Report card (out of 5)
Value for $: 3.5 - Useful standard features galore but costs more Styling: 4.5 - upscale looks of a Range Rover for less money Comfort: 4.0 - Cavernous interior offers lots of passenger and cargo space Performance: 3.5 - Needs more oomph Overall: 4.0 - A solid 21st Century Explorer
Fact file: 2011 BMW ActiveHybrid X6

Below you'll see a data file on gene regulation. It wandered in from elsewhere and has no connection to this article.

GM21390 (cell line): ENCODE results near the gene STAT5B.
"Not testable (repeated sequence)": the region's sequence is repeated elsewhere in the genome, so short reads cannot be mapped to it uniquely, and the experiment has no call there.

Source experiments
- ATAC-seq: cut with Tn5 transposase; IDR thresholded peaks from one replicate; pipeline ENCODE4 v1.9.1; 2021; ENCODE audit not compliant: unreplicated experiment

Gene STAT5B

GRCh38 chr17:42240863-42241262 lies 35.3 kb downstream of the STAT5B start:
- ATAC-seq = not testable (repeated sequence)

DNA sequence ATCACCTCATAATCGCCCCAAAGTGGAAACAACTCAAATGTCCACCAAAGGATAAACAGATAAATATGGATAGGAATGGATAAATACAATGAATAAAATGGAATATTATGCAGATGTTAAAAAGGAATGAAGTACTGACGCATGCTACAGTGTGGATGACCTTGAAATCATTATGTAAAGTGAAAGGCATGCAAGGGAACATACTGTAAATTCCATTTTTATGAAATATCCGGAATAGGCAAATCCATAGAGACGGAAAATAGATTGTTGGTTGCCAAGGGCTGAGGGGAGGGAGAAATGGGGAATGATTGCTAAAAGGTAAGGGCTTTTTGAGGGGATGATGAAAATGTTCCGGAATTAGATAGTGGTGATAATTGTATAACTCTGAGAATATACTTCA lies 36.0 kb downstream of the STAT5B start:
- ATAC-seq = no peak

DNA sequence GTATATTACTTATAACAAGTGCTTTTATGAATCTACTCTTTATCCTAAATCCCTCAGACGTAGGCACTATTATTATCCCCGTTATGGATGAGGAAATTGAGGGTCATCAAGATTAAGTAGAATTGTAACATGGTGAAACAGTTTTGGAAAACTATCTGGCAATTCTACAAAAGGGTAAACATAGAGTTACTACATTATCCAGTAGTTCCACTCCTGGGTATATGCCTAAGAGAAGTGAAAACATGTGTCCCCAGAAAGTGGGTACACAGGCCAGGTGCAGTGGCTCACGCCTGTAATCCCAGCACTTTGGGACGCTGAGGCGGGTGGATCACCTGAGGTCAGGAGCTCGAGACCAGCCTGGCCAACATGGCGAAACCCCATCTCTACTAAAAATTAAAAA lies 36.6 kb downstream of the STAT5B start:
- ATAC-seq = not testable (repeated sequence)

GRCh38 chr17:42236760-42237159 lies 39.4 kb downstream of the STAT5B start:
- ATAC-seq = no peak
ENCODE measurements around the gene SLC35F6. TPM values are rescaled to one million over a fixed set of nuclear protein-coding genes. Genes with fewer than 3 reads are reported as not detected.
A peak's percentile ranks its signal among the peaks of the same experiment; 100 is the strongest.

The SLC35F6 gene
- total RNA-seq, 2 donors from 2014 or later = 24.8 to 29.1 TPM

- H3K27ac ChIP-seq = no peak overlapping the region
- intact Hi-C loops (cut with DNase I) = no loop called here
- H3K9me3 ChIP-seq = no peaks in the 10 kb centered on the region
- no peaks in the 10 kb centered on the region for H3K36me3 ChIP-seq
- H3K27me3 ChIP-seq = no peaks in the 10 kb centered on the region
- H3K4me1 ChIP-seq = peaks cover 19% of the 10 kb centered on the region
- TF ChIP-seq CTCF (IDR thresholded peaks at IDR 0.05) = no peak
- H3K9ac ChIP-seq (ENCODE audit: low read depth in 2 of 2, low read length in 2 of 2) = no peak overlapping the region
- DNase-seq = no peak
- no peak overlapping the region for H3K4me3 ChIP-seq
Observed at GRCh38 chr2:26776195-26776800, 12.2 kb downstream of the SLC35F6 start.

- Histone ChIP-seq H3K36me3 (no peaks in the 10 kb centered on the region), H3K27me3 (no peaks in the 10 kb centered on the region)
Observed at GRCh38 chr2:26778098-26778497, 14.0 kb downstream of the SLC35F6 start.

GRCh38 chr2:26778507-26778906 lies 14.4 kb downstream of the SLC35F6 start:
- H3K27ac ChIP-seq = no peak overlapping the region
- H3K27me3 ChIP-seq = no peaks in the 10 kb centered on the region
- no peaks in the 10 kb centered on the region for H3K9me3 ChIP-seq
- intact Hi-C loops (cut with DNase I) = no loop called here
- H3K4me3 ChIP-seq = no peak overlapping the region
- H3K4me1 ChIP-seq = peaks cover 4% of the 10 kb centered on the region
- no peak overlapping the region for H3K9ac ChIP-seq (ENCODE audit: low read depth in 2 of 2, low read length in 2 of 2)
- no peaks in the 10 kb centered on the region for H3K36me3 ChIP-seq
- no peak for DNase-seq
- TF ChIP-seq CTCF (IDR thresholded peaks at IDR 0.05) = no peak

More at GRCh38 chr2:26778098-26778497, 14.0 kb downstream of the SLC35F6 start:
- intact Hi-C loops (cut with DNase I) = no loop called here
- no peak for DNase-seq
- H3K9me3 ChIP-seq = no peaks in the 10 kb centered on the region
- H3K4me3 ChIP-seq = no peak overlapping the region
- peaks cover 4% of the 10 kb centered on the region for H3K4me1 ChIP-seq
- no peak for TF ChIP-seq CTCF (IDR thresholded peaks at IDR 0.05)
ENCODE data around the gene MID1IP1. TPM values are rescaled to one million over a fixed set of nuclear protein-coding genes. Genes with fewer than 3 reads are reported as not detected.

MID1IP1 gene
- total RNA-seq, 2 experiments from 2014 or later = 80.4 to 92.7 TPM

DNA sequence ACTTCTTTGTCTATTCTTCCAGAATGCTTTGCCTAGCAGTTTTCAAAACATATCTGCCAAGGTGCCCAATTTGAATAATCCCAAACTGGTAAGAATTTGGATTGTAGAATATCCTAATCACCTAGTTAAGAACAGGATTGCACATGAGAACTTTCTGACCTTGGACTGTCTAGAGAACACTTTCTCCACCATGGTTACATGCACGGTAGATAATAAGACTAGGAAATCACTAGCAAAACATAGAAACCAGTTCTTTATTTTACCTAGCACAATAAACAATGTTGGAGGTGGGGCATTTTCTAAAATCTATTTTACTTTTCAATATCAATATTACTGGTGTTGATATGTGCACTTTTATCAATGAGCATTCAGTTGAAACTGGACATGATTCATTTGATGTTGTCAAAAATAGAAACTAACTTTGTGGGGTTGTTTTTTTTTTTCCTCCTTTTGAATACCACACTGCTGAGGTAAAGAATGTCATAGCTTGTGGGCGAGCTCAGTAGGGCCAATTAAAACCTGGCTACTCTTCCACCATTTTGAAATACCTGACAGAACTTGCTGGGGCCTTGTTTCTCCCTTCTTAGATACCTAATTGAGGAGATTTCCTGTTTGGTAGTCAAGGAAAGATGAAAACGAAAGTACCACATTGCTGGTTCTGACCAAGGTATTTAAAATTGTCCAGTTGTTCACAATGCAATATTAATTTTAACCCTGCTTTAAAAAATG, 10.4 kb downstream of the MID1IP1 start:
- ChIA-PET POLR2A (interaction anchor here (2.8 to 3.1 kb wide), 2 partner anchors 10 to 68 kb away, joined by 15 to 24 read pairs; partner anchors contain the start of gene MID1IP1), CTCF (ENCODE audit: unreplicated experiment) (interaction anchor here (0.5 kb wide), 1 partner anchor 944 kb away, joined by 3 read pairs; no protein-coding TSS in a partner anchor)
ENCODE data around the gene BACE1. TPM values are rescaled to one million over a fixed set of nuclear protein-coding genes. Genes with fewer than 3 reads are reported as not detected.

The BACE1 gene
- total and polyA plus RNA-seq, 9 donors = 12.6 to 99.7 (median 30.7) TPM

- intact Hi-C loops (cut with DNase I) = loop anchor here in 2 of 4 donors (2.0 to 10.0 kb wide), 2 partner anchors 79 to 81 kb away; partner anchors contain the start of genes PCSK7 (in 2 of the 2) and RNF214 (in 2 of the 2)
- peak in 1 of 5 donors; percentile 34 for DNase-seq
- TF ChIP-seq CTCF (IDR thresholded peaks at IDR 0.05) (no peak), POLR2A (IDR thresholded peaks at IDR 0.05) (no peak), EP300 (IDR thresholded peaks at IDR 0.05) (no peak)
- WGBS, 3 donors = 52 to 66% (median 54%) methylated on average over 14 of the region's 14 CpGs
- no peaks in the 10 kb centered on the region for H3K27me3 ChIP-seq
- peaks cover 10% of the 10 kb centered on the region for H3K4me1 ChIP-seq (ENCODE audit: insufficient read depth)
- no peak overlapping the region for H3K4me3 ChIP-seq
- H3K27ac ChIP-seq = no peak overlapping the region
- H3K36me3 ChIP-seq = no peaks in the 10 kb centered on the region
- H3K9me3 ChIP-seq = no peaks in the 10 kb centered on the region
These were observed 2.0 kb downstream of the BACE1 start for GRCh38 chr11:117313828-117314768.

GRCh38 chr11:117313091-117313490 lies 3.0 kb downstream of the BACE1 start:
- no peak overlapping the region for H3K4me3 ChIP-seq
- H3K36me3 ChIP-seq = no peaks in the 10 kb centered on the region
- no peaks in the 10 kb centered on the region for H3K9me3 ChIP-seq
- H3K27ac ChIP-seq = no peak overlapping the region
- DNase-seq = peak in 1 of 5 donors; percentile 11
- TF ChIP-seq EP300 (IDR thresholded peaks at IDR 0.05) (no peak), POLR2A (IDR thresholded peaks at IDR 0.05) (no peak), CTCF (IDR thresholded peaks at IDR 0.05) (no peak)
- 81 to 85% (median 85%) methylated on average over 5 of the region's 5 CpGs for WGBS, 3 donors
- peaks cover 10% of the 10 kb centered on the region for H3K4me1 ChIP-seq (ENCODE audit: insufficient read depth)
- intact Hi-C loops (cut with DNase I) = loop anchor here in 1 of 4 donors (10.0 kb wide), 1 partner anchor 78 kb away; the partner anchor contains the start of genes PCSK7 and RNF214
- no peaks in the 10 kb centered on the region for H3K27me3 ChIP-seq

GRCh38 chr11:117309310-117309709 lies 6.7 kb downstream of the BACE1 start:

Price as tested (before taxes): $108,150 Options on test vehicle: Executive package ($5,500) inc. soft close doors, rear view camera, head-up display, satellite radio; rear entertainment system ($1,950); running boards ($800) Freight/PDI: $1,995 Confi guration: Front engine/allwheel drive Engine/transmission: 4.4L turbo V8/ 8-spd auto with sequential shift Power/torque: Net 480 hp/ 575 lb.-ft. Fuel (capacity): Premium (85L) Fuel economy ratings: 12.5 L/100 km city; 10.3 L/100 km hwy. Observed fuel economy: 11.4 L/100 km over 810 km Warranties: 4 years/ 80,000 km (comprehensive) Competitors: Cadillac Escalade Hybrid; GMC Yukon Denali Hybrid; Porsche Cayenne Hybrid Strengths: Handling; acceleration Weaknesses: High price; tight rear room; limited cargo space Fuel Economy: 2.5 - excellent for this vehicle size, but still not great Value for $: 2 - price makes you wonder why bother with gas saving technology Styling: 4 - one of the bestlookers on the market Comfort: 2 - anything back of the front seats is not utilitarian Performance: 4 - fits right into the BMW stable Overall: 3 - makes sense as a hybrid but not as a sport ute